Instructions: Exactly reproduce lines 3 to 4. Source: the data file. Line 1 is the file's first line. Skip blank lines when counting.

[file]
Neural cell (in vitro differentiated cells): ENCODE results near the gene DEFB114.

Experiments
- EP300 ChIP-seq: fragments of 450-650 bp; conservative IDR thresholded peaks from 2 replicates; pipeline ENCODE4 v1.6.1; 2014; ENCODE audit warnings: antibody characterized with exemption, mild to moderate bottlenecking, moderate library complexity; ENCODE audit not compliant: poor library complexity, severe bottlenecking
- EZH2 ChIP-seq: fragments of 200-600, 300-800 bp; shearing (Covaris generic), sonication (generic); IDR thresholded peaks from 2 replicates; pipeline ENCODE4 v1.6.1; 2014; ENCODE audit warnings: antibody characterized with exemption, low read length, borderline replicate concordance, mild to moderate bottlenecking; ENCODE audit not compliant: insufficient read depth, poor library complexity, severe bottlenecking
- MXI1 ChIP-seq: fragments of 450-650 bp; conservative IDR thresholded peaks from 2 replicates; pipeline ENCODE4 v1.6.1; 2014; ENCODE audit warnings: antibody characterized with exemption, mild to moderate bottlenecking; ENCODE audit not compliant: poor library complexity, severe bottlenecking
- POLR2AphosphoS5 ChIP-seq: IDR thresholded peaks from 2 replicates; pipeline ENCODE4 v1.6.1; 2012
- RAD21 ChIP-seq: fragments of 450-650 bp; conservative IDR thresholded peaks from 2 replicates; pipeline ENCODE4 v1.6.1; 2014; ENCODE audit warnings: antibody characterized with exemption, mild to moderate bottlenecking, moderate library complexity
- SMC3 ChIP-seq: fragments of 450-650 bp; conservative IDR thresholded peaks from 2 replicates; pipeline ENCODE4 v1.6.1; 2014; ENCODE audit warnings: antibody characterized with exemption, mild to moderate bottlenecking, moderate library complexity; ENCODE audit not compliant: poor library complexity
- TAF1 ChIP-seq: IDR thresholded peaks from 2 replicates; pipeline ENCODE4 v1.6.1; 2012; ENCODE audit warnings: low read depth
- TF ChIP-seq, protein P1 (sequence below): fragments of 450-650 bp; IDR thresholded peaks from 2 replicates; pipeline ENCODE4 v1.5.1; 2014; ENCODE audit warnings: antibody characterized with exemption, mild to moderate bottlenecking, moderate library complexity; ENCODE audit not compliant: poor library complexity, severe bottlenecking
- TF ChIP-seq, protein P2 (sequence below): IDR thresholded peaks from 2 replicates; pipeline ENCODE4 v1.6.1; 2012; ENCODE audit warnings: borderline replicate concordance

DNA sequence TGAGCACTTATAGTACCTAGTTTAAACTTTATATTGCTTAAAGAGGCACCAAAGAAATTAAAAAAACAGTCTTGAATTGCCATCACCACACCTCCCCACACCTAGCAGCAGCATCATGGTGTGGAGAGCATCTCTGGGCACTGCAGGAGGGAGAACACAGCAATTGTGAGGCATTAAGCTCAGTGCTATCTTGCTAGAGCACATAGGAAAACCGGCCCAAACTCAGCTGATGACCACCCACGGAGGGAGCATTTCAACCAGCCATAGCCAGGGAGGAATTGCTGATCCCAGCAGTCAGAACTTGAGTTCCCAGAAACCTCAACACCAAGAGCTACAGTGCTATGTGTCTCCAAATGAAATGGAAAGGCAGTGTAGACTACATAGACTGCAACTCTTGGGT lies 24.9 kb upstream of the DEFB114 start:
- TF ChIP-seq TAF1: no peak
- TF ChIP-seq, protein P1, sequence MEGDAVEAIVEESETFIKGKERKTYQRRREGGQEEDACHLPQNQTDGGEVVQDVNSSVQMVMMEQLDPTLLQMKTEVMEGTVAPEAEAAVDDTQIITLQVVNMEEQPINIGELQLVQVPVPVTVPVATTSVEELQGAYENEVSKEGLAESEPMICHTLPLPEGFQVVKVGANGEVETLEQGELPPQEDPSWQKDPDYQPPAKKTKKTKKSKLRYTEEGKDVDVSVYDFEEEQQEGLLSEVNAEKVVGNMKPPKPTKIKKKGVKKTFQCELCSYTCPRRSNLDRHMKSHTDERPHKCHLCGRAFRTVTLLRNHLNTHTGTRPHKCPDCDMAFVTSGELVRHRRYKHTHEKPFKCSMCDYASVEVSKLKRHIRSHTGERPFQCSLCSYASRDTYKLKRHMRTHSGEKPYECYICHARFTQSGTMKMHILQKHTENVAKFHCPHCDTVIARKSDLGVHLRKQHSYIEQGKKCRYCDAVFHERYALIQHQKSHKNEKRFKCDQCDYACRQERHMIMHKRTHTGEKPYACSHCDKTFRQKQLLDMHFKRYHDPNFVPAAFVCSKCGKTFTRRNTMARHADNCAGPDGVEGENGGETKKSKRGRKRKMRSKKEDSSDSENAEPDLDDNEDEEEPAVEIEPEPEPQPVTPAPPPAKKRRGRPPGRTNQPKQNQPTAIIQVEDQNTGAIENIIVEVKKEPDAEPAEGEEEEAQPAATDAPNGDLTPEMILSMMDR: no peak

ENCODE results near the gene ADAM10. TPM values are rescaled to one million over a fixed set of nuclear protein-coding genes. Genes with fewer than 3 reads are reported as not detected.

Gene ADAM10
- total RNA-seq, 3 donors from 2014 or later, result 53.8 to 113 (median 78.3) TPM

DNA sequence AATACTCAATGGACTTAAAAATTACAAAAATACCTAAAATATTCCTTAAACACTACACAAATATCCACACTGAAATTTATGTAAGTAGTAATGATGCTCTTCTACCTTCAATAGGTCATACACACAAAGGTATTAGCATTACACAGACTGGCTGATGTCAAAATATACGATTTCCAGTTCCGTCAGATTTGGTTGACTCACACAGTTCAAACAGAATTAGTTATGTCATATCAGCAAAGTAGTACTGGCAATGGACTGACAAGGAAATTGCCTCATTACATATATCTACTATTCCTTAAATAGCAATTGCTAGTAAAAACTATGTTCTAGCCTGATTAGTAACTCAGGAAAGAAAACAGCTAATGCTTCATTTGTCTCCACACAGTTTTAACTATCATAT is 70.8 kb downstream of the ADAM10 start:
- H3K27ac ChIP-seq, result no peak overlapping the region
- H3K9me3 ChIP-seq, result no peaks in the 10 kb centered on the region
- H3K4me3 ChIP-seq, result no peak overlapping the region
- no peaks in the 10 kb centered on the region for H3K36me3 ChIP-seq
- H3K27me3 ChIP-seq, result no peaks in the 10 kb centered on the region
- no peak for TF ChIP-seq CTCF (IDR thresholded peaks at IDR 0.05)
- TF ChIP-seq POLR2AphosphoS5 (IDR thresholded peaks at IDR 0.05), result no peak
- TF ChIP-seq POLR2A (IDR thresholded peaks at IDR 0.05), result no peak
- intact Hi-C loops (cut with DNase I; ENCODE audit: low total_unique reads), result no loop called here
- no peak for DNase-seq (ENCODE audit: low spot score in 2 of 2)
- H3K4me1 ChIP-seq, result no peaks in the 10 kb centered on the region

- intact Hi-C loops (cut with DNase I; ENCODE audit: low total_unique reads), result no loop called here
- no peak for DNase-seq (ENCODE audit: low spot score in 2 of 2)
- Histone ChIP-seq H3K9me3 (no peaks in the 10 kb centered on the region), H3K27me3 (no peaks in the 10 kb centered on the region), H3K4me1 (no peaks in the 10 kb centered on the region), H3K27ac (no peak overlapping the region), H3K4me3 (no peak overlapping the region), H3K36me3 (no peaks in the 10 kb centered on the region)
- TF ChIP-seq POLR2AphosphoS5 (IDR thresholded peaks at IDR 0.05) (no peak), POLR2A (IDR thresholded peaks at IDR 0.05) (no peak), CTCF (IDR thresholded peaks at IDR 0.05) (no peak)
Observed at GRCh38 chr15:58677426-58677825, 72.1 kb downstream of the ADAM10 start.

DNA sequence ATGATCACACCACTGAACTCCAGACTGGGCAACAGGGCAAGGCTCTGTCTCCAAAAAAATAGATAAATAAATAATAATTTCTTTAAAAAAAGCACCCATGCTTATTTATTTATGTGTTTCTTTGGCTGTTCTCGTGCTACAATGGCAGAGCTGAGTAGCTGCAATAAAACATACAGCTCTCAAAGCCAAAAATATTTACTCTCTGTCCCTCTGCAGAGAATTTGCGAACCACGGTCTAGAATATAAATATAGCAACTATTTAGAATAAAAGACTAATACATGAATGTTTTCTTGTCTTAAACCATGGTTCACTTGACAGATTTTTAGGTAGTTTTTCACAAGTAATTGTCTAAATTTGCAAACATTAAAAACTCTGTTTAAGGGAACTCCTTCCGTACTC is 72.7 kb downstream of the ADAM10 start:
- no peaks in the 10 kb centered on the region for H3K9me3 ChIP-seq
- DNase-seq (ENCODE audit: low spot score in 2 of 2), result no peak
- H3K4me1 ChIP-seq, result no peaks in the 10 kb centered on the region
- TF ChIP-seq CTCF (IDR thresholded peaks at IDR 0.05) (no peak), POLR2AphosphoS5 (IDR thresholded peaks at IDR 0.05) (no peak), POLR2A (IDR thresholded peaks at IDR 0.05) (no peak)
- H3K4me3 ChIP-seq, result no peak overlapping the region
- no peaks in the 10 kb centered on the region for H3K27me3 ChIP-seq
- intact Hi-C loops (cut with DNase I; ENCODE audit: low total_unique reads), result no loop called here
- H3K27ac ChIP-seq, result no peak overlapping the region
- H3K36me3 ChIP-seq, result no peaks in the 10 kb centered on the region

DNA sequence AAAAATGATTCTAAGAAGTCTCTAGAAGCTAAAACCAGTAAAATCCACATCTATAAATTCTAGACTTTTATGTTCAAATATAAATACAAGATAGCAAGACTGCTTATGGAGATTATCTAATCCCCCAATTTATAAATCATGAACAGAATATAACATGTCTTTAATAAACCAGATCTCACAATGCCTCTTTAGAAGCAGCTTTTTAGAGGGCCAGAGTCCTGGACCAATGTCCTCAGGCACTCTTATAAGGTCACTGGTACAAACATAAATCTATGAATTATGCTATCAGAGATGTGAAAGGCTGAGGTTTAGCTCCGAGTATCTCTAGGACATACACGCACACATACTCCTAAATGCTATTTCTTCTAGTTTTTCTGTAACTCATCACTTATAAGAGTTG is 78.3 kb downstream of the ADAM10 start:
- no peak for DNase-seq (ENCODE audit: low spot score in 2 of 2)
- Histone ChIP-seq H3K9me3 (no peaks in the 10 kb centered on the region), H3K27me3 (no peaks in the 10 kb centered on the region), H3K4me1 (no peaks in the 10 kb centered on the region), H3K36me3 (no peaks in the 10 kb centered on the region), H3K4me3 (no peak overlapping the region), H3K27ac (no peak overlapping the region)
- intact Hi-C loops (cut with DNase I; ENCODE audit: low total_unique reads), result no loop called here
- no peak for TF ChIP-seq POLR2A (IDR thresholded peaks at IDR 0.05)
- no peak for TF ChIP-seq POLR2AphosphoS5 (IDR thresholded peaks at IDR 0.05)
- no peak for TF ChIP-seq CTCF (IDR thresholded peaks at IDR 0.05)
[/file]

- EP300 ChIP-seq: fragments of 450-650 bp; conservative IDR thresholded peaks from 2 replicates; pipeline ENCODE4 v1.6.1; 2014; ENCODE audit warnings: antibody characterized with exemption, mild to moderate bottlenecking, moderate library complexity; ENCODE audit not compliant: poor library complexity, severe bottlenecking
- EZH2 ChIP-seq: fragments of 200-600, 300-800 bp; shearing (Covaris generic), sonication (generic); IDR thresholded peaks from 2 replicates; pipeline ENCODE4 v1.6.1; 2014; ENCODE audit warnings: antibody characterized with exemption, low read length, borderline replicate concordance, mild to moderate bottlenecking; ENCODE audit not compliant: insufficient read depth, poor library complexity, severe bottlenecking